The trial court's findings support its conclusion that the conditions under which Children were removed from Mother's care would not be remedied. Accordingly, we affirm the termination of Mother's parental rights to Children.
1. Children's father is T.W. (“Father”); his parental rights were also terminated as part of these proceedings, but he does not participate in this appeal.
2. Mother had been adjudicated a Child in Need of Services (“CHINS”) as part of a different proceeding.
3. The trial court's findings indicate Mother was adjudicated based on this incident, but the result of the adjudication is unclear.
4. Father's paternity was not yet established legally, but both Mother and Father acknowledged Father's paternity of Y.L.Y. and T.Y.
5. It is not clear from the record what these rules of probation were or for what adjudication they were imposed.
6. It is unclear from the record if Mother was charged with a crime as part of this incident or, if she was, how that charge was resolved.
7. “MRT is a cognitive-behavioral treatment system that leads to enhanced moral reasoning, better decision making, and more appropriate behavior.” https://perma.cc/E7U6-6GX4
8. Ind. Code § 35-44.1-3-1(a) (2019).
9. Father was also a party to this petition.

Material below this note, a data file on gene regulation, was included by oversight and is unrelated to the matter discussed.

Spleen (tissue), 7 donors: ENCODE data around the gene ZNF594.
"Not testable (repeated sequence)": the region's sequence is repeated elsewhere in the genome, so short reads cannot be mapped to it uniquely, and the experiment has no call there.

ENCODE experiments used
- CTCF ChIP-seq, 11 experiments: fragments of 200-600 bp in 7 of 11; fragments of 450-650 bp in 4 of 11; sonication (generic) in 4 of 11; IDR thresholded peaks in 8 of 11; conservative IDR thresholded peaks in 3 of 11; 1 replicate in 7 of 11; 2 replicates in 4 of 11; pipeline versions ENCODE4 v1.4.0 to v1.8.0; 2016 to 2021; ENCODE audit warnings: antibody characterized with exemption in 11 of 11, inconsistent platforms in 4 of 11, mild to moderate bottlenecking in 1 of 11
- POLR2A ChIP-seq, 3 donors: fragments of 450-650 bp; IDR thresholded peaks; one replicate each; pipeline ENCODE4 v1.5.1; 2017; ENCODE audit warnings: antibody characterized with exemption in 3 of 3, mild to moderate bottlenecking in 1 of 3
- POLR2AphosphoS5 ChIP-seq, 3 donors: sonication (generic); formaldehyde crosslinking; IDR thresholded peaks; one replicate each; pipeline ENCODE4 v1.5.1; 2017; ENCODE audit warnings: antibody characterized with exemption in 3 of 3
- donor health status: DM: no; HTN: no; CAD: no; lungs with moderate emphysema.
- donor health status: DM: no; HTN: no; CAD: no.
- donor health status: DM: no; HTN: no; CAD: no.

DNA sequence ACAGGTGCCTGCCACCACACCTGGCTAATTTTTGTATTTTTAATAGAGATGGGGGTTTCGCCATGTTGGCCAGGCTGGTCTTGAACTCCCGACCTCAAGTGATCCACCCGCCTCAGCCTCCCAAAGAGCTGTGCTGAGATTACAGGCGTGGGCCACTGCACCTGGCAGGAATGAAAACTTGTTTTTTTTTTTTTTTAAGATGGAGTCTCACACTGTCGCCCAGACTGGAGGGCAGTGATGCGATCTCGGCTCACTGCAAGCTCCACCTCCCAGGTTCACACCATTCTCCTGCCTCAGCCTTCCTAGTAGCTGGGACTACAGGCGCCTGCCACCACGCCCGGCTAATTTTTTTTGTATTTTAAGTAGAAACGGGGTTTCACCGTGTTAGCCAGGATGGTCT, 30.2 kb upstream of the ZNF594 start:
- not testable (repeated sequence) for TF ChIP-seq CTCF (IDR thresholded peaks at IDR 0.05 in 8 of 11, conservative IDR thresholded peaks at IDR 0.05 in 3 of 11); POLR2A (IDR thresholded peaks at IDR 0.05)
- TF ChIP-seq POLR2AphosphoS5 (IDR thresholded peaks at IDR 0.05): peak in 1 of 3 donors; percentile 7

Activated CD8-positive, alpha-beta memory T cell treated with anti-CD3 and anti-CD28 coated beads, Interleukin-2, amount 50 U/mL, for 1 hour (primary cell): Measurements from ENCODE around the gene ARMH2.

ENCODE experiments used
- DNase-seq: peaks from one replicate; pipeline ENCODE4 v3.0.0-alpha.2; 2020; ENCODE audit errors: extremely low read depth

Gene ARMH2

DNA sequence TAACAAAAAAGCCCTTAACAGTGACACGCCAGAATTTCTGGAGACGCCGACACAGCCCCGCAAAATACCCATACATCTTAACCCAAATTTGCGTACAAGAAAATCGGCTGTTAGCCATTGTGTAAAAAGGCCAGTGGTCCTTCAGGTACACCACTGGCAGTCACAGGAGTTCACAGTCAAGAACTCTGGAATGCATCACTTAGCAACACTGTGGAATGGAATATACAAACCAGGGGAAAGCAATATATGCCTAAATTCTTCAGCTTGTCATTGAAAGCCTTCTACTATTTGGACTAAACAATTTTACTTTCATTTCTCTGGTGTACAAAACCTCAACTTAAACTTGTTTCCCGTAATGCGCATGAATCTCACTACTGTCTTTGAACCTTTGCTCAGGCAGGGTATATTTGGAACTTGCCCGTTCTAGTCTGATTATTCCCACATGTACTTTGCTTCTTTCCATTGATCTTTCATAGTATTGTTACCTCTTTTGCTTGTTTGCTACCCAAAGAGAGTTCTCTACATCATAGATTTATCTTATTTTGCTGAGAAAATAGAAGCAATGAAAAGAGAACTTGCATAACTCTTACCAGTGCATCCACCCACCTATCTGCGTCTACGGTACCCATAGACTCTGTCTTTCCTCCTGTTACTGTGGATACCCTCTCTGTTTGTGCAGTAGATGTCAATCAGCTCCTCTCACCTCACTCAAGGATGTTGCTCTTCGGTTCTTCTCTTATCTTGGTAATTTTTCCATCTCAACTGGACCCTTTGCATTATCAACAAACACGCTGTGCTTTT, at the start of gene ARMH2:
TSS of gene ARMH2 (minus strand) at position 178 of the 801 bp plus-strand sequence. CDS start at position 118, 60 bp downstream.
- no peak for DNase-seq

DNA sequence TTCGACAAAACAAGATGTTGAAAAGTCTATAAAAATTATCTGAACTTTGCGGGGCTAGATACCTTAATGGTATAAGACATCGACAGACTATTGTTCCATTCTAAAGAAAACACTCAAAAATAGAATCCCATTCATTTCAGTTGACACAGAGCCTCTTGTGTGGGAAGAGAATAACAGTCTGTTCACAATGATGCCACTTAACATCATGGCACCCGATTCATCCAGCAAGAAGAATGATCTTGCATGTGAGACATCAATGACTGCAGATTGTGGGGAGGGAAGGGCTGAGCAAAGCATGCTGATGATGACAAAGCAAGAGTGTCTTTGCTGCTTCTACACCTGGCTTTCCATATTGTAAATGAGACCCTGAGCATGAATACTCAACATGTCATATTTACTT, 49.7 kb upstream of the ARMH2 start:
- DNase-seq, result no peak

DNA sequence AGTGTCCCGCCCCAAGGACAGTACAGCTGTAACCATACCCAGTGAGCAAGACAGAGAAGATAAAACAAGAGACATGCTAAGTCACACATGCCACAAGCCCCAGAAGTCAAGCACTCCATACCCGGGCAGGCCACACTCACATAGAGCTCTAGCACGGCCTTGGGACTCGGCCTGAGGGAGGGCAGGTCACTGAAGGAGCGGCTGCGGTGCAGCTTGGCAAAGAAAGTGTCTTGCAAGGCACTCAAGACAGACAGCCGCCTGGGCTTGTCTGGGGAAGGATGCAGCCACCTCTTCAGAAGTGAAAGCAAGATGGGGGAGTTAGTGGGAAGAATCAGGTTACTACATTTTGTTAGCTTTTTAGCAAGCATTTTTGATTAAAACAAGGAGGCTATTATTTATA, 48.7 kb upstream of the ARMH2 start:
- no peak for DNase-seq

10. Because Indiana Code section 31-35-2-4(b)(2)(B) is written in the disjunctive, we need decide only if the evidence and findings support the trial court's conclusion as to one of these two requirements. See In re L.S., 717 N.E.2d at 209 (because statute written in disjunctive, court needs to find only one requirement to terminate parental rights). Because the trial court's findings supported its conclusion that the conditions under which Children were removed from Mother's care would not be remedied, we need not consider Mother's argument regarding whether the continuation of the Mother-Children relationship poses a risk to Children's well-being.
Bailey, J., and Robb, J., concur.
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Docket No: Court of Appeals Case No. 20A-JT-2345
Decided: July 29, 2021
Court: Court of Appeals of Indiana.